With responsibility for so many critically important functions it’s no surprise that the nucleus is the largest organelle in the cell. Everything that a cell needs to do in order to survive and reproduce (divide) is the responsibility of the nucleus. Looking like a large black spot that’s been plonked into the cell cytoplasm, it can be found anywhere in the cell, not necessarily the centre, which is where most people imagine it to be. Although, it is generally not situated near the membranes.
The Contents of the Nucleus
The nucleus is a full house, locked and loaded with chromosomes, DNA, proteins and much more. The structures are important for the vital functions of the cell nucleus. Some of the key structures of the cell nucleus are;
Chromatin - is the name given to the substance that contains, DNA, RNA and proteins and makes up chromosomes.
Nuclear Envelope - this is a double membrane structure that encloses the nucleus. The membranes are connected at sites known as nuclear pores. At these locations substances such as RNA and transcription factors can pass through. The envelope is a physical barrier separating the contents of the nucleus from the surrounding cytoplasm.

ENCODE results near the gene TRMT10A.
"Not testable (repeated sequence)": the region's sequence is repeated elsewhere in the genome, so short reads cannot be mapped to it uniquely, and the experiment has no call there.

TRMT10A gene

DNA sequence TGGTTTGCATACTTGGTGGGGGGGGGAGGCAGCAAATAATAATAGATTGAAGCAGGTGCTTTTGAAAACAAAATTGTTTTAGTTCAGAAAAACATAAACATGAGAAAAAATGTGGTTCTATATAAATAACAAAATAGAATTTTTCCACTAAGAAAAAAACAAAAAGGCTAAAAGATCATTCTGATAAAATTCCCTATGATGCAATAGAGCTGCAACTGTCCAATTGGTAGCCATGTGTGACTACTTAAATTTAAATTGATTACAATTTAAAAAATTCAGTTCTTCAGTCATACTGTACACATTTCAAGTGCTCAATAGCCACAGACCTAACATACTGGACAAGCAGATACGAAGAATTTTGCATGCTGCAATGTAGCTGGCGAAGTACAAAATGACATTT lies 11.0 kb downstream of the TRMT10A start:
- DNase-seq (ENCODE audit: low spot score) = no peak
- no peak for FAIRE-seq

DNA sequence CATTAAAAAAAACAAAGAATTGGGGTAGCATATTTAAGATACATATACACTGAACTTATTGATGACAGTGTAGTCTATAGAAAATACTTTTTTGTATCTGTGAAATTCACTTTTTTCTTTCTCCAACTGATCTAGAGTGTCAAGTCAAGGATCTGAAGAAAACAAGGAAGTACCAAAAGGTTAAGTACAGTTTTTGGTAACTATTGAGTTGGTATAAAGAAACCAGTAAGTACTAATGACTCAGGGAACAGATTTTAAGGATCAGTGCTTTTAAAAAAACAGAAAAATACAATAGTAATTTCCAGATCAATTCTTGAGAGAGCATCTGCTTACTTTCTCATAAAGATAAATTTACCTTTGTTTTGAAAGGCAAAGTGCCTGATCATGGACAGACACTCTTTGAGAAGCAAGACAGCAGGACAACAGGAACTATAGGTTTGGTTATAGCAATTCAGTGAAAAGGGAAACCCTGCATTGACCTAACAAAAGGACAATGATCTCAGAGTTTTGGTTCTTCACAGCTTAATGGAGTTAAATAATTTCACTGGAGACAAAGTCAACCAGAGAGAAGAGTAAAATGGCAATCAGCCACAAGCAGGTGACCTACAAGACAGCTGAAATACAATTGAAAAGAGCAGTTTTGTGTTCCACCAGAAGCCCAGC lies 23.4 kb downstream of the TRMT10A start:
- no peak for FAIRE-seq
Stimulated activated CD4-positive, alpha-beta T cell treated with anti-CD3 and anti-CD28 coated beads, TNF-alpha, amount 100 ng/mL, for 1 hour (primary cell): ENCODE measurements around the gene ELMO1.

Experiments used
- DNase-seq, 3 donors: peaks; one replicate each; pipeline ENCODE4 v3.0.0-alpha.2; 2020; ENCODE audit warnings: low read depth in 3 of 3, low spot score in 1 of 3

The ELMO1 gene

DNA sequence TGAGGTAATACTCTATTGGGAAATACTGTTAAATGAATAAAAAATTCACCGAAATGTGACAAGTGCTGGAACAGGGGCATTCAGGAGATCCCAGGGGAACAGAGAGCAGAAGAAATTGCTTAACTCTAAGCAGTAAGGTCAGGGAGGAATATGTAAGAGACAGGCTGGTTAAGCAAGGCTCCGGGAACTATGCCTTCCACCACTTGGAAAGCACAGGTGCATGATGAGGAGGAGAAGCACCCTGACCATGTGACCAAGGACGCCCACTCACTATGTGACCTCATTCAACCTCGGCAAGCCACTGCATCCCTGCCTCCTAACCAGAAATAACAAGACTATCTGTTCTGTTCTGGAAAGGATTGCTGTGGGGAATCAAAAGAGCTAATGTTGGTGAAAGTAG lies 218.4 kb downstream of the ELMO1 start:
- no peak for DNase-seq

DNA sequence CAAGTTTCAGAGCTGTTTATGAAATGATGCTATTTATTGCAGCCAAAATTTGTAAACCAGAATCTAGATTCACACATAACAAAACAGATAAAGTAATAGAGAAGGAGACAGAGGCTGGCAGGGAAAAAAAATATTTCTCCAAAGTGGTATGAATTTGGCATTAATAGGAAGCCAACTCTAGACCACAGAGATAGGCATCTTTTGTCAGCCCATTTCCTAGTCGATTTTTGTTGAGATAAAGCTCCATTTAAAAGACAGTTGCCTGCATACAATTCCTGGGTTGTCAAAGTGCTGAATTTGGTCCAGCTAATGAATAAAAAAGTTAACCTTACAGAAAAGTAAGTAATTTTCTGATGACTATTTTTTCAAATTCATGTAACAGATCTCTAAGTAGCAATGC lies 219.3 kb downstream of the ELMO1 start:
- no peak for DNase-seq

Nucleosomes - is the name given to a subunit of short lengths of DNA that are coiled around a core unit of histone proteins.
Histones - these are proteins inside chromosomes. They act as spindles that DNA can wind around. They also have a role in gene expression.
Chromosomes and DNA - the nucleus is home to most of the cell’s genetic material. It’s in the form of DNA which is organised into chromosomes. In human cells there are 46 chromosomes in each cell, apart from the sperm and egg cells which have 23 chromosomes.
Nucleolus - commonly referred to as a sub-organelle of the nucleus, and it’s where the protein factories called ribosomes are made.